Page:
Christopher Sebela

writer, wronger, rearranger

highcrimescomic:

GUIDEBOOK: HIGH CRIMES #2

Still playing catch-up with the recaps, and I’m trying to keep High Crimes on the brain while I’m working on the last few pages of 5 in the other window. So here’s the rundown of Chapter 2, written forever and a day ago, back when my thinking was all sort of different about all sorts of things. We were working on 2 before 1 came out, wrapping it up the day 1 came out, so a lot of this stuff is all jumbled up in my head.

COVER

Covers usually come last, and this one was no exception, but Ibrahim’s rough draft wasn’t too far from the final version. I love everything about this cover, the minimal look to it, but it says so very much. I think we were still figuring out our way on Chapter 1, Chapter 2 is where Ibrahim found his groove.

1.

So when I wrote 1 and 2, I wrote them as two parts of one issue, because that’s originally how I saw the structure breaking down, 6 26-page issues to tell the whole story. The major problem with that came when I realized that things just sort of start on page 1, no real lead-in, no easing the reader in, just, bam, here we go. But there’s a lot to get to in this issue, so there wasn’t a lot of room for hand-holding. That’s how I justify it.

2.

The safe and the stacks of money were sort of a late change. Originally I’d pictured all that stuff in the office, but I wanted to see Haskell’s house, to sort of give the flipside to how Zan lives, and this was the most elegant way to do it.

3.

That yawn. Man, that yawn makes me want to yawn. I just yawned writing this. That’s how good that yawn is. Lotta movement on this page. I think this is where Ibrahim told me that he actually likes working with a lot of panels, so I started going nuts. Things get dense, but there’s never any confusion about what’s going on, I don’t think.

4.

Finally we see Mars in the journal flesh. I knew from the get-go that Mars would be a big character, not just as the Maltese Falcon, but as a living breathing person (who happens to be dead). Only problem was I hadn’t finalized his story as deeply as I did the main story, so a lot of the work in 2 was mapping that out to the end. The hard part here is giving Mars enough life to make Zan (and the readers) care about him in such a short little glimpse.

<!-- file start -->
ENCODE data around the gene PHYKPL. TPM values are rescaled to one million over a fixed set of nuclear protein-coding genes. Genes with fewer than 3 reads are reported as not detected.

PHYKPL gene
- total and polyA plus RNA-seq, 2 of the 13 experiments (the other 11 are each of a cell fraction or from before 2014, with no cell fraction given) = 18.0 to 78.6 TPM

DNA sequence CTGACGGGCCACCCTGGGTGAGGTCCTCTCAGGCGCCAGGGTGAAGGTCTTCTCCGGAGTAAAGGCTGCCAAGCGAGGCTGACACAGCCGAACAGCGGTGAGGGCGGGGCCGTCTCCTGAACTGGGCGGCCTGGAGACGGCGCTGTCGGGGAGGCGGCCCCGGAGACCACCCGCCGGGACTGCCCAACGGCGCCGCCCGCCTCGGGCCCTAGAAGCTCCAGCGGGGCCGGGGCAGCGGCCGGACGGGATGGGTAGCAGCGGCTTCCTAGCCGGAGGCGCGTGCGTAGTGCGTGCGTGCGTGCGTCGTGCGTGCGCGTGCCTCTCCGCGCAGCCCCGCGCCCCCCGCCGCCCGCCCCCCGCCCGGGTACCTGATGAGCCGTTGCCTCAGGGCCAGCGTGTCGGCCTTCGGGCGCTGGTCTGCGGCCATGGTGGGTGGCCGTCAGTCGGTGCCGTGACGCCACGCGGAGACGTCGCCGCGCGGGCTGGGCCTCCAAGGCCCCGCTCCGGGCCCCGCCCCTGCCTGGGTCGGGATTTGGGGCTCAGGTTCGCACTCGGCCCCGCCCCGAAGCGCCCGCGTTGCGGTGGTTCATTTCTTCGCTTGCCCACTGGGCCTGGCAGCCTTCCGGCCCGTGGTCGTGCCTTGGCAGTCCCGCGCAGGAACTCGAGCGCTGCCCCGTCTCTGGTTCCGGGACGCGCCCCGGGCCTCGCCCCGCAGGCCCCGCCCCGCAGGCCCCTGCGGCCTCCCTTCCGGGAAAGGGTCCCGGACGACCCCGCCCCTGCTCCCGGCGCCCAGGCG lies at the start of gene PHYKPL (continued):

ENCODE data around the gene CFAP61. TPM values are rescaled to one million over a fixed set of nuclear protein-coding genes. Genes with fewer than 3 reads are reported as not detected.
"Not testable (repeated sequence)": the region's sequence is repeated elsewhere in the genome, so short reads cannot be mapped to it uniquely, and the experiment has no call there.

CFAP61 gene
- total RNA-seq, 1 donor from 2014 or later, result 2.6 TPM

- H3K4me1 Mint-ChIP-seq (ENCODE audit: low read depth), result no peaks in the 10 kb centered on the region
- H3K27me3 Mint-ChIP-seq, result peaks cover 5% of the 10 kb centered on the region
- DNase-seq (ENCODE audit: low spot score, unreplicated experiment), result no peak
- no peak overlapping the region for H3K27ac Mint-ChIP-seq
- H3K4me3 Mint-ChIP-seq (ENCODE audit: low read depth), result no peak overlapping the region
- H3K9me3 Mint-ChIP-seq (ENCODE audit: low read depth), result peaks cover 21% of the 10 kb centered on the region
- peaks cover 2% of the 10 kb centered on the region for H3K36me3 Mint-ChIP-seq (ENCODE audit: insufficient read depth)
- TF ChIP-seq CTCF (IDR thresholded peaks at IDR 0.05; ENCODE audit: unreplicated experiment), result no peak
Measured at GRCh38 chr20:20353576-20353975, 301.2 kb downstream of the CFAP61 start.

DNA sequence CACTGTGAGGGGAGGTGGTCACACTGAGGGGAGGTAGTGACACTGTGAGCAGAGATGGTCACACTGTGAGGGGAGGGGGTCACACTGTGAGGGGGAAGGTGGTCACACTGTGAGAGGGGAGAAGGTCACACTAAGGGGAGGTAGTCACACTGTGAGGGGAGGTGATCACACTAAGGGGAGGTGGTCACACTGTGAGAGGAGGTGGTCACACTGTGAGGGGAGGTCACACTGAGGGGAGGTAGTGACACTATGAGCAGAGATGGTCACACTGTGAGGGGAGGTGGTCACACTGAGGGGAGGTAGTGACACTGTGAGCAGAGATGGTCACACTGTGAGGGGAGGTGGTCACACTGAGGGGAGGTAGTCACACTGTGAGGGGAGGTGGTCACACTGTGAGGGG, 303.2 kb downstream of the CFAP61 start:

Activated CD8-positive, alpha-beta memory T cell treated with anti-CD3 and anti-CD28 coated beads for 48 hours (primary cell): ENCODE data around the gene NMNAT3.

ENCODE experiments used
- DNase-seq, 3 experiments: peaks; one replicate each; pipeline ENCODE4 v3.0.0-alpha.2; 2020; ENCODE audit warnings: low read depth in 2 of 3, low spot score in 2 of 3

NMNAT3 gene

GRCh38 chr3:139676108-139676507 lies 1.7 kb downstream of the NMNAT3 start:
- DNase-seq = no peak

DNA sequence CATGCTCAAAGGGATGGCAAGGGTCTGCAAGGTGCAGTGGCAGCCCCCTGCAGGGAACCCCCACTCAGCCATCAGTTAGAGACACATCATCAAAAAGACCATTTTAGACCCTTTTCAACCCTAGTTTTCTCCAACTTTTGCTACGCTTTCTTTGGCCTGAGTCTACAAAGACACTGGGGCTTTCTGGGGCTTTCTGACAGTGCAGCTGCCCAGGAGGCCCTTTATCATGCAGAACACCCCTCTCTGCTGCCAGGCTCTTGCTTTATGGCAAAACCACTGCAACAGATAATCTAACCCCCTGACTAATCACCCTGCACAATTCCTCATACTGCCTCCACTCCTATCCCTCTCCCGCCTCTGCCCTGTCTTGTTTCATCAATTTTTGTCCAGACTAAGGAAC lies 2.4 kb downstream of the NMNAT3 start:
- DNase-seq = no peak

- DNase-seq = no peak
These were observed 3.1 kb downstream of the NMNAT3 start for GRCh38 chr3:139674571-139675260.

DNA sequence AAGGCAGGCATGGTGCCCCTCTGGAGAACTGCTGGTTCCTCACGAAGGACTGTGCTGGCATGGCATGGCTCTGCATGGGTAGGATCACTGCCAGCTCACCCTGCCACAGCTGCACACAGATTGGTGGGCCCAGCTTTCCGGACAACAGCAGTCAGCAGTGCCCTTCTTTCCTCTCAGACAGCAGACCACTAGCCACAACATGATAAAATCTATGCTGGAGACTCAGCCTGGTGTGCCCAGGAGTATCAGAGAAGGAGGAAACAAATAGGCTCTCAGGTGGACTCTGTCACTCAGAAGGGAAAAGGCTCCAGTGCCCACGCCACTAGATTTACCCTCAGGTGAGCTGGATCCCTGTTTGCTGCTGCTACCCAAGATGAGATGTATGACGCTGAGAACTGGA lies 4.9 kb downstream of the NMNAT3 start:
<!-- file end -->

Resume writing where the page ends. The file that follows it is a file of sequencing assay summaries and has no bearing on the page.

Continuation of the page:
I just noticed, I meant to letter the label for the pill bottle, which would’ve been Sophie’s prescription. I’ll have to fix that for the trade.

5.

Lots of research was figuring out where Zan would go to actually read microfilm, an institution that’s pretty much disappeared in America. But count on a university library to keep their clunky machinery around until someone pries it from their dead hands. Also, I’m clearly in love with the answering machine/voicemail form of storytelling in these first two issues.

6.

I’d like to go ahead and take a little credit for this one, since I sent Ibrahim a sketch of how I saw this big reveal scene laid out and he actually thought it was good enough to make for a jumping off point. My vision was not nearly as pretty as this. Also, I did a lot of work getting some of these documents into storyline shape, retyping and laying out a couple of them. They’re worth a closer look, if only to not notice the hour or two’s worth of work I put into them.

7.

Things start to go apeshit. I wanted the Strange Agents’ first movements to be fast and brutal, mostly to lead into the severe bad news of the next page. I just noticed Ibrahim’s little trick of matching shot the body map in panel 1 and Tenzing and his soon to be deceased drinking buddy walking out of the bar.

8.

Hammers are great. They’re everywhere, no one really questions you needing one and they do a lot of horrible things to the human form. Ibrahim’s on fire on this page, from the bowed hallway shot on panel 1 to the universal look of a hotel room, even one that’s occupied by 5 dudes. This Agent’s name in the script? INTERROGAGENT.

9.

More Mars. I just wanted to give enough to sell his story down the line. I love the time jump panels, especially that last one, with the shot below the table all on its own. This might be my favorite bit of the whole issue.

10.

Ibrahim added a few panels here to make things more clear, which is yet another reason Ibrahim is an amazing collaborator. The crazy amount of detail in this issue is all over this page. Lot of dialogue changed in the lettering stage, from a sort of drunky, rambling monologue out loud to the wheels turning inside. Again, a lot of stuff to get to.

11.

Zan’s knife? I basically carry the same thing around with me all the time. Not that Ibrahim knew that, but it seems like the kind of kismet you point out. The panel of the Agent squatting before his makeshift torture set-up is so great. It’s casual but full of dread. It wasn’t until this re-read that I noticed Ibrahim drew this page so you never see the Agents’ faces. It’s a small detail, but it really pushes the creep level up a few.

12.

This first panel. I’ve been wanting to do a rat torture scene since I was in grade school. These are the things I’ve been thinking about way too long. Luckily Ibrahim was totally into it (especially because this is low-key compare to what’s coming up) and he kills it on this page. We wanted to be brutal but not graphic.

13.

Three panels. Look at all this ROOM. High Crimes is a really dense book, so we like to give it some air now and then, like this page. A couple frantic beats before next issue, leave ‘em wanting more, etc. Getting the last panel as a sweet back tattoo next week.

IMAGES: Notebook outline of issue 2 (bleedover from issue 1), Ibrahim’s initial cover rough, early draft promotional image deemed too obscure and reused for issue 1 promotion, Page 3 pencils, final cover image.

If you’re into this kinda thing, then here’s this kinda thing.

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